Understand your businesses risk factors and plan accordingly
There are a variety of risks businesses face, both in good economic times and bad. But during a recession, these risks can be magnified. That’s why it’s important to understand the risks your business faces and plan accordingly.
Some common risks businesses face include:
Credit risk: This is the risk that your customers will default on their payments or that you will be unable to get paid for your goods or services. This can be a particular problem during a recession as customers may have less money available and may be more likely to default on their payments.
Supplier risk: This is the risk that your suppliers will default on their obligations to you or that they will be unable to provide you with the goods or services you need. This can be a problem during a recession as suppliers may also be struggling with declining sales and may be forced to cut back on their own operations.
Market risk: This is the risk that your products or services will become less popular or that your customers will switch to competing products or services. This can be a problem during a recession as people may have less money to spend and may be more likely to cut back on discretionary purchases.
Operational risk: This is the risk that your business will face problems with its operations, such as disruptions to its supply chain or problems with its product or service. This can be a problem during a recession as businesses may have to cut back on their operations due to declining sales.
Financial risk: This is the risk that your business will face financial difficulties, such as difficulty meeting its debt obligations or having to sell assets at a loss. This can be a problem during a recession as businesses may have difficulty accessing the credit they need to continue operating.
To protect your business from these risks, you should have a plan in place to mitigate them. This may include diversifying your customer base, suppliers, or product mix; increasing your cash reserves; and strengthening your financial controls.
Have a financial cushion to weather the storm
A key part of surviving a recession is having a financial cushion to weather the storm. This means having enough cash on hand to cover your expenses for a period of time in case your revenue makes a significant decline.
For most businesses, this will require having some form of an emergency fund or line of credit that can be accessed if needed. This will give you the financial flexibility to weather a temporary decline in sales without having to make major cutbacks in your operations.
You should also consider diversifying your sources of revenue to help insulate your business from a decline in one particular area. For example, if your business relies heavily on consumer spending, you may want to diversify into other areas, such as B2B sales or selling to government agencies.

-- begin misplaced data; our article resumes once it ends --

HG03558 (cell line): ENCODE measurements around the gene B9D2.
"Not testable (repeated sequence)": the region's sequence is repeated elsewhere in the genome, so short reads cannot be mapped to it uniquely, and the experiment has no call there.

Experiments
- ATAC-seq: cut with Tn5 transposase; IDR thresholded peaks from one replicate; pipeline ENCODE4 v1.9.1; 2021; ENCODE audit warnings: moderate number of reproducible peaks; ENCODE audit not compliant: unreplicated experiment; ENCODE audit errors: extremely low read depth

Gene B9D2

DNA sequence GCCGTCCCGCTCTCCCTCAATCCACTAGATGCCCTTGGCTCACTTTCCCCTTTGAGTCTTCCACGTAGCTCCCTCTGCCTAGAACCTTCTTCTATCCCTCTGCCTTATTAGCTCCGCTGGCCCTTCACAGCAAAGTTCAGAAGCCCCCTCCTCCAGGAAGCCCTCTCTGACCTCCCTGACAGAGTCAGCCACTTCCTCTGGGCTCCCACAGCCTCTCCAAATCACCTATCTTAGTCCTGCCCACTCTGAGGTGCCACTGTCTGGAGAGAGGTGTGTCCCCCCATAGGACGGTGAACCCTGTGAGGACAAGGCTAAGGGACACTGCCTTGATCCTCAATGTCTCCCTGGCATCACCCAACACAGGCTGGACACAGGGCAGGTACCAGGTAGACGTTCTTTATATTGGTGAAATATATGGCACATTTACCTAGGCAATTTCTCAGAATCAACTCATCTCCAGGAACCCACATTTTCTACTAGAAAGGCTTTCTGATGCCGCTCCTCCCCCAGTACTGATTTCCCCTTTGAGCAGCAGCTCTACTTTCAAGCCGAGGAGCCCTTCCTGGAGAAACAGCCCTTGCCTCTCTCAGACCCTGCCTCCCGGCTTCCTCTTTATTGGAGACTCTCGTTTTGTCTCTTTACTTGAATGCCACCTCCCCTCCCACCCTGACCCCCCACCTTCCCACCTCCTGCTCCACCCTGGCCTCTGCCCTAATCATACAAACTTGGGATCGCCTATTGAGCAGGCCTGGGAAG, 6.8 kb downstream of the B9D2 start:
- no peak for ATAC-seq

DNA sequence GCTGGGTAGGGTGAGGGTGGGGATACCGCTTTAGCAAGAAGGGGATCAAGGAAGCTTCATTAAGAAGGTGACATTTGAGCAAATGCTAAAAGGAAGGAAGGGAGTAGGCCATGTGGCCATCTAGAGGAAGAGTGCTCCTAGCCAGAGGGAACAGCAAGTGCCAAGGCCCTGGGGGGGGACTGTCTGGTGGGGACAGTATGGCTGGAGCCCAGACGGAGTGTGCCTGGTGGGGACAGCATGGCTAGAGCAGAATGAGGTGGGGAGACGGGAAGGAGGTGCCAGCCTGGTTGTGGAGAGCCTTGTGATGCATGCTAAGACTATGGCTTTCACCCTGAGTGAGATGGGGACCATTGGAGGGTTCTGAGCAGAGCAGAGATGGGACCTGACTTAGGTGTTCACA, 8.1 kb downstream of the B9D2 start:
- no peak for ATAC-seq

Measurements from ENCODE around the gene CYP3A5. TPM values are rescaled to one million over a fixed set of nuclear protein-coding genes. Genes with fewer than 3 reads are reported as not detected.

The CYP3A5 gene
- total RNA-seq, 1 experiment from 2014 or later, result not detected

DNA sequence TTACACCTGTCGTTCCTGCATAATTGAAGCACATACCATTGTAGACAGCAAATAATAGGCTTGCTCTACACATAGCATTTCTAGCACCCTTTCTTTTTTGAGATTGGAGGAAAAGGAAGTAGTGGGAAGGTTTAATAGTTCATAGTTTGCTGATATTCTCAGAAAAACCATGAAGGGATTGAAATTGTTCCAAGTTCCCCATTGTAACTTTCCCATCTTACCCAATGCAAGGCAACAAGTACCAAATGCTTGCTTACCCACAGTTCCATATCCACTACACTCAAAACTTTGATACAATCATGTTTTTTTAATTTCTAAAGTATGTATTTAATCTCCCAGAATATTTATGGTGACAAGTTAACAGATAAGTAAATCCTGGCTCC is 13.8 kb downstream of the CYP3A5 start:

This will help reduce your reliance on any one customer or market and make your business more resilient to a recession.
Take steps to reduce expenses and save money
If your revenue declines during a recession, you may need to cut costs in order to remain profitable. This may include cutting back on discretionary spending, such as advertising or travel, and reducing your staff costs.
You may also want to consider renegotiating your leases or other contracts to reduce your costs. This can be a difficult process, but it’s important to remember that every bit you can save will help your business during a tough economic period.
In some cases, you may need to make more drastic changes, such as closing down some of your locations or selling off assets. These decisions should be made carefully, as they can have a significant impact on your business.
Be prepared to make changes to your business model
In addition to cutting costs, you may also need to make changes to your business model in order to survive a recession. This may include introducing new products or services that are more Recession-proof or shifting your focus to a different customer base.
For example, if you’re a luxury retailer, you may need to introduce lower-priced products or switch to selling more essential items. Or, if you’re a B2B company, you may need to focus on selling to government agencies or other businesses that are less likely to be affected by a recession.
Making changes to your business model can be a difficult process, but it’s important to be flexible and adaptable in order to survive a recession.